Ariovistus sent emissaries to Caesar requesting a meeting. They met under a truce at a knoll on the plain. The truce was violated when Caesar learned Germanic horsemen were edging towards the knoll and throwing stones at his mounted escort.[19] Two days later, Ariovistus requested another meeting. Hesitant to send senior officials, Caesar dispatched Valerius Procillus, his trusted friend, and Caius Mettius, a merchant who had traded successfully with Ariovistus. Insulted, Ariovistus threw the envoys in chains.[20][21] Ariovistus marched for two days and made camp two miles (3.2 km) miles behind Caesar, thus cutting off his communication and supply lines with the allied tribes. Unable to entice Ariovistus into battle, Caesar ordered a second smaller camp built near Ariovistus' position.[22]


The next morning Caesar assembled his allied troops in front of the second camp and advanced his legions in triplex acies (three lines of troops) towards Ariovistus. Each of Caesar's five legates and his quaestor were given command of a legion. Caesar lined up on the right flank.[23] Ariovistus countered by lining up his seven tribal formations. Caesar was victorious in the battle that ensued due in large part to the charge made by Publius Crassus. As the Germanic tribesmen began to drive back the Roman left flank, Crassus led his cavalry in a charge to restore balance and ordered up the cohorts of the third line. As a result, the whole Germanic line broke and began to flee.[24][25] Caesar claims that most of Ariovistus' one-hundred and twenty thousand men were killed. He and what remained of his troops escaped and crossed the Rhine, never to engage Rome in battle again. The Suebi camping near the Rhine returned home. Caesar was victorious.[26][27]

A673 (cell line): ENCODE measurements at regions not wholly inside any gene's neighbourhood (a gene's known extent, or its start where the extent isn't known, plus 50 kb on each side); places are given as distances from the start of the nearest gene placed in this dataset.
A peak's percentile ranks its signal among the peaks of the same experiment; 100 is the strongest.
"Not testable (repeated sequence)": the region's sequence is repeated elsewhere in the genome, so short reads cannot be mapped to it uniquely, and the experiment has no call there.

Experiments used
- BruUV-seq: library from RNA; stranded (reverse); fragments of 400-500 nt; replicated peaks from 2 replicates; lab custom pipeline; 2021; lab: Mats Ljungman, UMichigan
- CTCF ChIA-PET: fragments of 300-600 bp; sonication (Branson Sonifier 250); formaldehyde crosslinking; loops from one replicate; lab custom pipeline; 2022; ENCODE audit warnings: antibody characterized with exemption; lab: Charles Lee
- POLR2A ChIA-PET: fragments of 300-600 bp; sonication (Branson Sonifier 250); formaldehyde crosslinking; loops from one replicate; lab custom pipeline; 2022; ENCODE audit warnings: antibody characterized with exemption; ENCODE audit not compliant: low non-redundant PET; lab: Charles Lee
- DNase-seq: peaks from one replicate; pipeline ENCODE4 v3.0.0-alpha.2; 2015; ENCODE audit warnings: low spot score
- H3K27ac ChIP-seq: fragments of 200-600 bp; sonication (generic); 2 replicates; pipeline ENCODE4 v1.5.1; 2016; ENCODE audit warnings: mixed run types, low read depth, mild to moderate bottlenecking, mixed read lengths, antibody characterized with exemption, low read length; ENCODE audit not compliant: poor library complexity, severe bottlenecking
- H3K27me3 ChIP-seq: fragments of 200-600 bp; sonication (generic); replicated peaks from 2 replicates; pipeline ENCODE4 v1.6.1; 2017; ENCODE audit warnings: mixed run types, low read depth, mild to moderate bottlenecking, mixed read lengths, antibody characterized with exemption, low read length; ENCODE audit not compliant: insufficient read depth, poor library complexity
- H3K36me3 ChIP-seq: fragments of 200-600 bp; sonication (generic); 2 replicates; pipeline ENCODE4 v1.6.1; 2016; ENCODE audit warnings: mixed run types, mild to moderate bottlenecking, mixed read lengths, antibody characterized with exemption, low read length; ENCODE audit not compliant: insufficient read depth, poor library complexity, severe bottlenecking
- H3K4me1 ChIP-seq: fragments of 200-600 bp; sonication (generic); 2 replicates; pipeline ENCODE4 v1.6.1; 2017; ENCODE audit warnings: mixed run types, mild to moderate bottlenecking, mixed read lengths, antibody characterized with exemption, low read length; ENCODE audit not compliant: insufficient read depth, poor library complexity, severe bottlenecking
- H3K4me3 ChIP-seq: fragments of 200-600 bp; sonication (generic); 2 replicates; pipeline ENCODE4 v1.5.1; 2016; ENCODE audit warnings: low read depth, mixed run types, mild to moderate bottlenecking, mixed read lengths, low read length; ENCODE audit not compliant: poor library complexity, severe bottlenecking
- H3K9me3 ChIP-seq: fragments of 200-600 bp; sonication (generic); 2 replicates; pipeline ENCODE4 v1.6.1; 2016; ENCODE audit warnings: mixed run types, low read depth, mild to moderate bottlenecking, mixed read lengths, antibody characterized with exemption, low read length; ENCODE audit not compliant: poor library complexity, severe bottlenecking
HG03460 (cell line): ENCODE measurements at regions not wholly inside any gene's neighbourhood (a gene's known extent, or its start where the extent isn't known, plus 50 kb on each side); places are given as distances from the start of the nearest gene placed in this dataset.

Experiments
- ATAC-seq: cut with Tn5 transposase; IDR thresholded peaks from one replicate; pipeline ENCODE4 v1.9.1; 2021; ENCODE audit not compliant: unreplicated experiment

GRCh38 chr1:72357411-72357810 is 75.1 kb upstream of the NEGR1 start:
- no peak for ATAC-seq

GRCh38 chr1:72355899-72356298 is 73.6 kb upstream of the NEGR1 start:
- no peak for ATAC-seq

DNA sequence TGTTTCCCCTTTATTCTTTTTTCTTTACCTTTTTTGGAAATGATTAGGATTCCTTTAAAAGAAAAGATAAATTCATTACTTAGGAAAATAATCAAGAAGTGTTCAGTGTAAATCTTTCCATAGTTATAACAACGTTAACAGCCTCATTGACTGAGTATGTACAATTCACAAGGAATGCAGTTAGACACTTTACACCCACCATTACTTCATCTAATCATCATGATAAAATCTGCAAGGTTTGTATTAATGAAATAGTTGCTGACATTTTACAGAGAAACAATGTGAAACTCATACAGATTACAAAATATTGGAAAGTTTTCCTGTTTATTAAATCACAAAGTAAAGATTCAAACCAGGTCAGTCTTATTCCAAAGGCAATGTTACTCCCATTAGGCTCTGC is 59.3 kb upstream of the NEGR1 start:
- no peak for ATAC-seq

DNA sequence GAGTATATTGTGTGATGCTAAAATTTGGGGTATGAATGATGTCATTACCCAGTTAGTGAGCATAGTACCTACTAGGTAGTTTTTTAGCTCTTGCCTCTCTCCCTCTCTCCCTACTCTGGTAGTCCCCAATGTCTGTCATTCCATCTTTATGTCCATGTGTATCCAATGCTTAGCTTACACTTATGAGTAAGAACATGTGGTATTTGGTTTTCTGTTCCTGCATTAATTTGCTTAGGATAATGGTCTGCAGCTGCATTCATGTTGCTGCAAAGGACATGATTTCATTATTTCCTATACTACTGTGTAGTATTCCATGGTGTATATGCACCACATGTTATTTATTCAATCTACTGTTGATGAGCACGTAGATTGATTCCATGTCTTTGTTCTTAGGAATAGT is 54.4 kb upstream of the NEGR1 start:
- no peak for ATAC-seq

1. ^ a b Delbrück, Hans, 1980 Renfroe translation, The Barbarian Invasions, p. 46
  2. ^ a b Sporl, Gerhard (February 2013). "Duell im Elsass". Spiegel Geschichte (Krieger und Kolnisten): 72–77.
  3. ^ Alex Schweizer, Allgemeine schweizerische Militärzeitung, 1903, 31. Januar 2021 [1]
  4. ^ Caesar, Julius, De bello gallico Archived January 15, 2015, at the Wayback Machine,
  5. ^ a b Grant 1974, p. 87.
  6. ^ a b Walter 1952, p. 159.
  7. ^ Goldsworthy 2007, p. 246.
  8. ^ a b Fuller 1965, p. 106.
  9. ^ Goldsworthy 2007, p. 159.
  10. ^ Walter 1952, p. 158.
  11. ^ Walter 1952, pp. 158, 161.
  12. ^ a b Goldsworthy 2007, p. 271.
  13. ^ Goldsworthy 2007, p. 247.
  14. ^ Fuller 1965, p. 107.
  15. ^ a b Goldsworthy 2007, p. 272.
  16. ^ Walter 1952, pp. 163–165.
  17. ^ Goldsworthy 2007, pp. 274–275.
  18. ^ Fuller 1965, p. 108.
  19. ^ Walter 1952, pp. 173–176.
  20. ^ Walter 1952, p. 177.
  21. ^ Goldsworthy 2007, p. 277.
  22. ^ Goldsworthy 2007, pp. 277–278.
  23. ^ Goldsworthy 2007, pp. 279–280.
  24. ^ Fuller 1965, p. 109.
  25. ^ Goldsworthy 2007, pp. 280–281.
  26. ^ Grant 1974, p. 89.
  27. ^ Goldsworthy 2007, p. 281.